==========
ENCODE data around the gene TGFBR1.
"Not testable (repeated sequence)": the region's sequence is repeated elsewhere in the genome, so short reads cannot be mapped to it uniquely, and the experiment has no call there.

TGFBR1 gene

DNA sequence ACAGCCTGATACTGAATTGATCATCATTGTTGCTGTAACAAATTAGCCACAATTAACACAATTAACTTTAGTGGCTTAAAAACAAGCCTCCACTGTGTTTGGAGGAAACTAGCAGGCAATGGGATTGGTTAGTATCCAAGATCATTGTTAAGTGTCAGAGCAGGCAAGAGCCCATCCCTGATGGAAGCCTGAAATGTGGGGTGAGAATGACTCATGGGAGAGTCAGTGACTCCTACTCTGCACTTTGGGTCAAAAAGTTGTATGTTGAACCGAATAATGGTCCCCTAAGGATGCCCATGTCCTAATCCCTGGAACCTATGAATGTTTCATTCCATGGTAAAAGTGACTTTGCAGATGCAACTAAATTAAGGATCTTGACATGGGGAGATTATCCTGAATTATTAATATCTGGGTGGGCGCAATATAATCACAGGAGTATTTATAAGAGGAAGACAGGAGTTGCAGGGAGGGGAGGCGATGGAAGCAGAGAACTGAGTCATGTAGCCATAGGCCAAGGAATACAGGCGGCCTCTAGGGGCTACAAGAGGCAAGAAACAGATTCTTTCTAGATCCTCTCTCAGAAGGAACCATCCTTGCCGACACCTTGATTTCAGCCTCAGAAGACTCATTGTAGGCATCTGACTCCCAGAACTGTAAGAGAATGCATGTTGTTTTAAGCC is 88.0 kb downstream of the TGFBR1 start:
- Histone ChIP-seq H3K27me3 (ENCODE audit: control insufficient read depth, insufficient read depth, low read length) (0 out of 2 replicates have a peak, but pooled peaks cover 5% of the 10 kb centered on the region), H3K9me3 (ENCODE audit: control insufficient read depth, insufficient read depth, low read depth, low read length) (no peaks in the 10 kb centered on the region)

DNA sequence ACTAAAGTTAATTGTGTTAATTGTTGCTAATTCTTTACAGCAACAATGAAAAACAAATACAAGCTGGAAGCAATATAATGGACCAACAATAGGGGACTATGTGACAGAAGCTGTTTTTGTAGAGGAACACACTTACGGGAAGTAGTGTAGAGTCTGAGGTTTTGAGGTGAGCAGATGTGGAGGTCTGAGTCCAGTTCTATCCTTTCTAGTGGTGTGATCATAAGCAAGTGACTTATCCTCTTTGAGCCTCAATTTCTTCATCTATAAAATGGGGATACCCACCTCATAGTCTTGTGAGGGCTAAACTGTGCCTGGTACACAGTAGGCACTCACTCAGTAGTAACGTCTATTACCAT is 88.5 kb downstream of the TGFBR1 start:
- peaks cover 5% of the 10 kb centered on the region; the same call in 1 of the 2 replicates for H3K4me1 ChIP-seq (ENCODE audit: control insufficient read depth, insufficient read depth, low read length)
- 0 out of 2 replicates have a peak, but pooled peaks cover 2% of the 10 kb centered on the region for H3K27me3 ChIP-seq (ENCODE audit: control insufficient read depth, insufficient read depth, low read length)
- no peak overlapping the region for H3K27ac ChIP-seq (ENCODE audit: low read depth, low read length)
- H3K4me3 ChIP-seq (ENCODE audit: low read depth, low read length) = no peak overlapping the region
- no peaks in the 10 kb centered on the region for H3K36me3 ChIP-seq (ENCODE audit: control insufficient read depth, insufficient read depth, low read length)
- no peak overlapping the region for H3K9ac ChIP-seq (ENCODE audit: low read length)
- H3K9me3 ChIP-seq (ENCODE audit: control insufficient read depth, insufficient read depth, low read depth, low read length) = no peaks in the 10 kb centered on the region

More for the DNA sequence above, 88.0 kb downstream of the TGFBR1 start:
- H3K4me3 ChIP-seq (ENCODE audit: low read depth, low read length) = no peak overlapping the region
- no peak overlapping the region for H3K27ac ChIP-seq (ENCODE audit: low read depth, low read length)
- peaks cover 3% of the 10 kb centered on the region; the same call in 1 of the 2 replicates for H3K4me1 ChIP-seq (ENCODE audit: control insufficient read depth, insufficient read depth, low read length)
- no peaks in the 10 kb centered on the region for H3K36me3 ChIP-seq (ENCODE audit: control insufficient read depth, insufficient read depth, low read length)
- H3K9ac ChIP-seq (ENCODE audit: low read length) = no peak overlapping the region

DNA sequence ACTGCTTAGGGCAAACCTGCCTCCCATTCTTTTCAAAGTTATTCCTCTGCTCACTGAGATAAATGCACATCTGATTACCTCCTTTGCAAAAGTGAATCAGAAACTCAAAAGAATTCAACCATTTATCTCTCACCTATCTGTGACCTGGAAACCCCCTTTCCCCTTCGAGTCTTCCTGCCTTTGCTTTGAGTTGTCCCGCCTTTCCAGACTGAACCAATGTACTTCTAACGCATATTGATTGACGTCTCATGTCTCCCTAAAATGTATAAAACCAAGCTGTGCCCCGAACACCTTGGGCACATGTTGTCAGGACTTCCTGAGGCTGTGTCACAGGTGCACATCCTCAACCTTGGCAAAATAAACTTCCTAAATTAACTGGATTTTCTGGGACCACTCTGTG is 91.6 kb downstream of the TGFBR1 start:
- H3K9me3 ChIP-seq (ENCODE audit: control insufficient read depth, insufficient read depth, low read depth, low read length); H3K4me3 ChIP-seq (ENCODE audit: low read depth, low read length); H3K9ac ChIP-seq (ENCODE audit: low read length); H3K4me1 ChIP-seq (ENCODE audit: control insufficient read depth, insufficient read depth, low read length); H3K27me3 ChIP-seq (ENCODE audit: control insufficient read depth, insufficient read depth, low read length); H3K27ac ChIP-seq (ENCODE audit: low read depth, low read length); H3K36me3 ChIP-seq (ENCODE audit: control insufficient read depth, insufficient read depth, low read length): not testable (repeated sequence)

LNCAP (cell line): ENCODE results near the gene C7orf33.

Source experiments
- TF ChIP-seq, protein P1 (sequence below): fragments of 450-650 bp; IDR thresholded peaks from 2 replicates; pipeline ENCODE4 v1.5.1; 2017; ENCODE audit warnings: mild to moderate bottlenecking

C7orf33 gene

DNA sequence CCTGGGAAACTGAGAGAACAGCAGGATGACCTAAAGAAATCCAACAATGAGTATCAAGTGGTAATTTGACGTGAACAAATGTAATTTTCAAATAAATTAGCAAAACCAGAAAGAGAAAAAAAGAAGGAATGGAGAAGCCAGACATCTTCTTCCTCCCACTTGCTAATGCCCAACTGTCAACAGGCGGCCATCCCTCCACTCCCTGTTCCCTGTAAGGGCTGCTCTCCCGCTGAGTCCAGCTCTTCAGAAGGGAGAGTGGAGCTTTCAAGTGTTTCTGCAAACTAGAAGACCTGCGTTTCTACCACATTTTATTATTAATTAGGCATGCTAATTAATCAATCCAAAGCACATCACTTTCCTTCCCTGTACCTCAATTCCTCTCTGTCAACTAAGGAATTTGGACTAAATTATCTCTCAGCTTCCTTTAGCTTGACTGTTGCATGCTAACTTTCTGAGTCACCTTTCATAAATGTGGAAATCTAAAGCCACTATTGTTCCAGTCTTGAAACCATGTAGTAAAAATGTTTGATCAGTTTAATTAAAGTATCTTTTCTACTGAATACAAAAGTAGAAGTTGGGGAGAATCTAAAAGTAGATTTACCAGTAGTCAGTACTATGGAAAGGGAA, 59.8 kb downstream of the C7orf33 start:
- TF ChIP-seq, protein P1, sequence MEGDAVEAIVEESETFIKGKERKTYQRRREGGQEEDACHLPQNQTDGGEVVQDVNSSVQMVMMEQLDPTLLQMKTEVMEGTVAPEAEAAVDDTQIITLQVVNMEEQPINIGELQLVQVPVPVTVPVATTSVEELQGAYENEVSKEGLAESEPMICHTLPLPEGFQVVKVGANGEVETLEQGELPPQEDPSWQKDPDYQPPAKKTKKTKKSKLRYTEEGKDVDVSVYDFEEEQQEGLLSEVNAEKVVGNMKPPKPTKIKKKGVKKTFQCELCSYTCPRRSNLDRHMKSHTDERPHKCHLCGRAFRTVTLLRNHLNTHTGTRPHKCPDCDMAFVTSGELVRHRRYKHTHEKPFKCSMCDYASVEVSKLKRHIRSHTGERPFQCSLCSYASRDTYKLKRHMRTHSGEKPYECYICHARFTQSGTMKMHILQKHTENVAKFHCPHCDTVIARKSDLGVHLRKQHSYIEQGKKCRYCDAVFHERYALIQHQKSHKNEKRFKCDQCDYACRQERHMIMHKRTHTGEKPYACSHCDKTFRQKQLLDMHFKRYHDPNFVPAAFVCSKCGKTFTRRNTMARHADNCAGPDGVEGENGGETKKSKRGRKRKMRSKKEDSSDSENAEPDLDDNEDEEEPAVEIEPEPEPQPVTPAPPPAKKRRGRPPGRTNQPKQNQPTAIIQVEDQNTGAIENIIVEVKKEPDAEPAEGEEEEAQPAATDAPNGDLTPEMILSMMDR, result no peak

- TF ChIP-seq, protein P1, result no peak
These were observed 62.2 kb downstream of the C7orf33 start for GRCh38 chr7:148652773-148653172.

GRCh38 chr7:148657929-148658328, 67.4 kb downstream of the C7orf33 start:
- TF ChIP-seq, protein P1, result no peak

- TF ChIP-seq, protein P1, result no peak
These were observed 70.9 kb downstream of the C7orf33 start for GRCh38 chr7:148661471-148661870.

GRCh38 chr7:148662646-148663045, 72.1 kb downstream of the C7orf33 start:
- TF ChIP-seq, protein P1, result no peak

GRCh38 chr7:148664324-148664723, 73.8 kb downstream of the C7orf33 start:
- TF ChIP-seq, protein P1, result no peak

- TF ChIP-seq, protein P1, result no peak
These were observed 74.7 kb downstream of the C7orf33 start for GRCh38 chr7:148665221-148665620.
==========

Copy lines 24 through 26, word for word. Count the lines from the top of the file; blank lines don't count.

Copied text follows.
- TF ChIP-seq, protein P1 (sequence below): fragments of 450-650 bp; IDR thresholded peaks from 2 replicates; pipeline ENCODE4 v1.5.1; 2017; ENCODE audit warnings: mild to moderate bottlenecking

C7orf33 gene

DNA sequence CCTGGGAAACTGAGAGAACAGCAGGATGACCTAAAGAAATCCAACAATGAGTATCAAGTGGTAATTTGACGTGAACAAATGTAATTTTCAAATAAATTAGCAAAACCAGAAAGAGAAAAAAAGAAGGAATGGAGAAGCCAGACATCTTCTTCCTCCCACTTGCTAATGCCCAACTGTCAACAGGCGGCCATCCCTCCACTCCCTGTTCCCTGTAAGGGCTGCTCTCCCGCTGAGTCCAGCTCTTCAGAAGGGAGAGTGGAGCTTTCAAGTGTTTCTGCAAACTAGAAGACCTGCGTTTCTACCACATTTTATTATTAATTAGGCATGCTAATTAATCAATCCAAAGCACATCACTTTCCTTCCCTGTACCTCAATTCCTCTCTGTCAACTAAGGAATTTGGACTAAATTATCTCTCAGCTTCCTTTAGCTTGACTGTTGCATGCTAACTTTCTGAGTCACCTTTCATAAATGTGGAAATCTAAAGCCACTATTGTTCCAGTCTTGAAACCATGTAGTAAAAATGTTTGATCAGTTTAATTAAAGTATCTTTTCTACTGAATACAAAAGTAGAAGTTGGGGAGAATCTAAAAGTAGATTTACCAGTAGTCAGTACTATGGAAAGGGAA, 59.8 kb downstream of the C7orf33 start: